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Severian21

HotOE question

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Severian21

Greetings ppl. First post here. It’s been years since I ran my 1st Cthulhu campaign. It was The Thing at the Threshold. Since then I was always captivated by HotOE and wanted to play it. I think the time has come to attempt it. Found the right players.

 

Since I read it the first time I remember having a worry that it was not well explained. Maybe I am wrong and that’s why I need help. Those who have run these how did you handle the trips between the locations? How did you ensure the players would always choose the train for their transport? I remember scenarios in each locale could take days. How did you handle npcs? Other passengers? Disappearing and maybe appearing again in some of the next stops etc? I don’t remember the books having any tips for all these.

 

Thank you in advance.

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noahghola

Hi Severian,

 

I can't answer most of your questions, as I'm currently playing in a HotOE campaign and thus haven't read the books. However, as to your question about ensuring the characters always pick the train as their method of transport, I've found (again, as a player) that there are always good hooks to keep us rolling along (ha) the train. Early on an NPC provides tickets and cash, and frankly the train seems like the fastest mode of transport between each major location (it's called the "Express" for a reason). 

 

Anyway, hope this lessens some of your nerves about running the game. (Go for it!)

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nclarke

The Orient Express is no different really from any other long distance train.

 

Look at the Wikipedia entry:for Orient Express

The train left Paris Gare de l'Est on Tuesday, October 10, 1882, just after 18:30 and arrived in Vienna the next day at 23:20. The return trip left Vienna on Friday, October 13, 1882, at 16:40 and, as planned, re-entered the Gare de Strasbourg at 20:00 on Saturday October 14, 1882.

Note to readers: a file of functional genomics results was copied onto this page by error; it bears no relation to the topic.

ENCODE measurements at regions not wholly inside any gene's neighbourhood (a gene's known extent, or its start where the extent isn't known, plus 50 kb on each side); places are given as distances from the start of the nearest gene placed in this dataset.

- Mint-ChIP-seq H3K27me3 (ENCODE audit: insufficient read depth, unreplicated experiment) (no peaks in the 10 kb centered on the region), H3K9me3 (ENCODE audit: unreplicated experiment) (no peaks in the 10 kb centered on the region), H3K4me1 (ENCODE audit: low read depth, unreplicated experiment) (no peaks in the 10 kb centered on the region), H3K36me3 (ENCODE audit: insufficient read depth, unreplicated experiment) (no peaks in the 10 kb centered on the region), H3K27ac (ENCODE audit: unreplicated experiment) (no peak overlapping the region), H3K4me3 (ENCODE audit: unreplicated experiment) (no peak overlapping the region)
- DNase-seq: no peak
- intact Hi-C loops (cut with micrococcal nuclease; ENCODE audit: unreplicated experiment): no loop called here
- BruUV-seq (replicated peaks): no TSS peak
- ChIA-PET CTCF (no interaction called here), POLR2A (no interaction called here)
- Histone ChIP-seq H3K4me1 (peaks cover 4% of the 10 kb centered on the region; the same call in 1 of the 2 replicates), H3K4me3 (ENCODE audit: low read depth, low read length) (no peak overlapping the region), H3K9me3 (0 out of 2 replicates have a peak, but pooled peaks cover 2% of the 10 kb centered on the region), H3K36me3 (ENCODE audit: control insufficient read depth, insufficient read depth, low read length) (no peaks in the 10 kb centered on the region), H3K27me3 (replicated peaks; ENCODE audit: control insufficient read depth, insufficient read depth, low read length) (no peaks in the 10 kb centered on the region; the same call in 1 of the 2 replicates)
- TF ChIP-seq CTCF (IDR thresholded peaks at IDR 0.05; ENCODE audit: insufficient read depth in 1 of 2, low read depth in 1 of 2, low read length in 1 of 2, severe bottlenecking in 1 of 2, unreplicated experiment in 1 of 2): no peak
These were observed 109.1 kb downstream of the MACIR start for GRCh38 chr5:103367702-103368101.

The train was composed of:

  • Baggage car
  • Sleeping coach with 16 beds (with bogies)
  • Sleeping coach with 14 beds (3 axles)
  • Restaurant coach (nr. 107)
  • Sleeping coach with 14 beds (3 axles)
  • Sleeping coach with 14 beds (3 axles)
  • Baggage car (complete 101 ton)

A 1939 timetable that I found on-line shows that it ran daily from Paris to Istanbul and back so there is no reason for players not to catch the next train the following day or even in two or three days time.

 

So maximum 58 passengers on that first train but there's no reason for the train companies not to add more sleeping coaches if needed but seeing as the train ran daily the passengers could always take the next train as there was really no urgency in most cases.

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mvincent

how did you handle the trips between the locations? How did you ensure the players would always choose the train for their transport? I remember scenarios in each locale could take days. How did you handle npcs? Other passengers? Disappearing and maybe appearing again in some of the next stops etc?

 

- I railroaded the players, and they were completely ok with that. 

- I had a patron arrange for tickets and lodging at each location.

- The players just had to make sure to be on the train at the arranged time (even if they hadn't found all the clues), unless they made prior arrangements.

- I seldom had re-occurring fellow passengers, since they usually had different stops and schedules.

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MarkMorrison

Those are great questions.

 

The other NPCs on the train would certainly go on with their journeys.

 

If there are any you want to re-use, I would approach it in the same way as a TV series. They are recurring characters, they just happened to stay in town the same time; or, they travel frequently, so you meet them coming and going. Glimpsing them in the hotel lobby would get the idea across.

 

In the main though, they're all optional, and there's plenty to do either way!

 

Best,

Mark

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